"With COVID-19, the unemployment rate spiked from 3% to 15% overnight," he said. "As we kind of come off this bottom, you have a cyclical tailwind of more people coming back to work and you also have the secular tailwind of more people working from home."

While Automatic Data Processing and Paychex are the giants in the payroll software industry, Paylocity and Paycom benefit from their ability to accommodate small-and-medium-sized businesses, Lambert explained.

"Small-and-medium-sized businesses don't really have like a dedicated HR person, it's usually somebody that wears a lot of hats," he said. "So Paylocity and Paycom bring a cloud-based platform that overlays on your system. It's very intuitive and it can be up and running very quickly, so they've been taking a lot of share from ADP."

Within industrials, which is another heavy-weighted sector in the fund behind technology and healthcare, Lambert likes companies with "hard-to-replicate markets around them." One of his highest conviction stocks in the sector is Waste Connections (WCN).

"They have the garbage distribution, which is very hard to replicate from an environmental point of view," he said. "A big part of their revenues come from residential, and with people staying at home, the waste volume should increase. And they've been having pretty steady pricing power over the year, so we have been adding to it in this correction."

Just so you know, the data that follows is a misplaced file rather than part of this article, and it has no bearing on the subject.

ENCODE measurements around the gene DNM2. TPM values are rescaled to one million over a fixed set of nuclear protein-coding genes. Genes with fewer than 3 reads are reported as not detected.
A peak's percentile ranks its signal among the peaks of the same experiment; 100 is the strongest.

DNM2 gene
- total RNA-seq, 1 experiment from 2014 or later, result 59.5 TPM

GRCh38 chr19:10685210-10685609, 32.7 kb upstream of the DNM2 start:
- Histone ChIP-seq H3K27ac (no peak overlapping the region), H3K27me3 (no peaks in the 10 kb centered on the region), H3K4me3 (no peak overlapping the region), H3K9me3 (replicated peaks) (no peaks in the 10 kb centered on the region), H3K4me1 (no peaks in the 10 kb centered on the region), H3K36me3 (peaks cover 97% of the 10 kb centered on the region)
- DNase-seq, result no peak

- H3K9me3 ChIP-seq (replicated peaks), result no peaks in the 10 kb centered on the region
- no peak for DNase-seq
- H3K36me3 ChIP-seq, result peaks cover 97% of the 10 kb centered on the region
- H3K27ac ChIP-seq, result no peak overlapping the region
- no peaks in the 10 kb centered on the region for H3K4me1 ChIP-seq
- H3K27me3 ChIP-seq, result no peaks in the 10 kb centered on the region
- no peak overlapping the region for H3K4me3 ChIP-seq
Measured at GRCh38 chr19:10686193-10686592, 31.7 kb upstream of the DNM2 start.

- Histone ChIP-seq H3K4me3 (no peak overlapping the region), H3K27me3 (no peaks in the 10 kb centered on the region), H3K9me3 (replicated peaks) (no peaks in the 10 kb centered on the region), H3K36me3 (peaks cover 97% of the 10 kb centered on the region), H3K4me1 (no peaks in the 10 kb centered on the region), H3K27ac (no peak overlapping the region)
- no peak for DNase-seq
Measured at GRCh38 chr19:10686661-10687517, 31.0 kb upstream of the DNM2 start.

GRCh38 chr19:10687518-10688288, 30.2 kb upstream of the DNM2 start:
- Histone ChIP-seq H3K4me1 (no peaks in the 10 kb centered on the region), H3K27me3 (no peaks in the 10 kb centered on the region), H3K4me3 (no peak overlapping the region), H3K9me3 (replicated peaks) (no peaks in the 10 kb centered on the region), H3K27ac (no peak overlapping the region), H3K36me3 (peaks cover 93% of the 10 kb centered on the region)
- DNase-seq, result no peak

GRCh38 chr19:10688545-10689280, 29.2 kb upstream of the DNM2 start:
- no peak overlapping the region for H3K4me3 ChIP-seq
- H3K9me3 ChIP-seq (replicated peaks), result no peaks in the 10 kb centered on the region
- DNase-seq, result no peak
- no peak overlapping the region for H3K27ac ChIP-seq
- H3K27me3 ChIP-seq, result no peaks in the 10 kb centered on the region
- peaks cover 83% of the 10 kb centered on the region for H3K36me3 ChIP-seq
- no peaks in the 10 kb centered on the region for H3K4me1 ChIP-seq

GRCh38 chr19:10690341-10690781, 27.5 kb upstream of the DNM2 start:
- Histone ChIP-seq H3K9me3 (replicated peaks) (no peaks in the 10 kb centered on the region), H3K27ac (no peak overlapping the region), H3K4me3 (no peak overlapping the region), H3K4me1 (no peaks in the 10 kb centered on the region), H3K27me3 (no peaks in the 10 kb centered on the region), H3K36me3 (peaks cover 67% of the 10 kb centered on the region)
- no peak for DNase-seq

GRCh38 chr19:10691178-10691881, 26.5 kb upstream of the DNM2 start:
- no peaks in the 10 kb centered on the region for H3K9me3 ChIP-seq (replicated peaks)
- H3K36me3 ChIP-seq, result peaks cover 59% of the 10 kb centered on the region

In the healthcare sector, Lambert has looked beyond the chase for a company to develop a one-time vaccine for the COVID-19 pandemic. 

"A lot of the market values for these companies such as Moderna are really discounting a success," he said. "What you have to believe going forward is that these vaccine companies will be platform companies where they can take the vaccine and the underlying science and apply it to other areas. That may be correct but that will take multiple years."

Instead, he likes Dexcom (DXDM), which manufactures and sells continuous glucose monitoring systems for diabetes management.

"If you don't control your blood sugar correctly, you can have a lot of knock-on health problems so Dexcom provides the sensors that can monitor and they have to be changed out every two to three months," he said. "So you have this combination of a lot of people getting on the system and a recurring revenue feature."

Tech still has more room to run

Although more than half of the fund's assets are invested in tech stocks, Lambert said he is not worried about the "healthy correction in tech stocks" last week or the record-high valuations of many tech companies.

"Last year people were telling me these are really expensive stocks. I think you have to look at it on a relative basis and make the call," he said. "These companies like Shopify and Paylocity are very innovative, and they're coming up with new products and services that you don't even know about."

"The degree to which these companies continue to innovate will allow them to attract new customers and reinvest in the business," he said. "I think it has this flywheel effect of attracting and being able to develop products faster and bring them to market."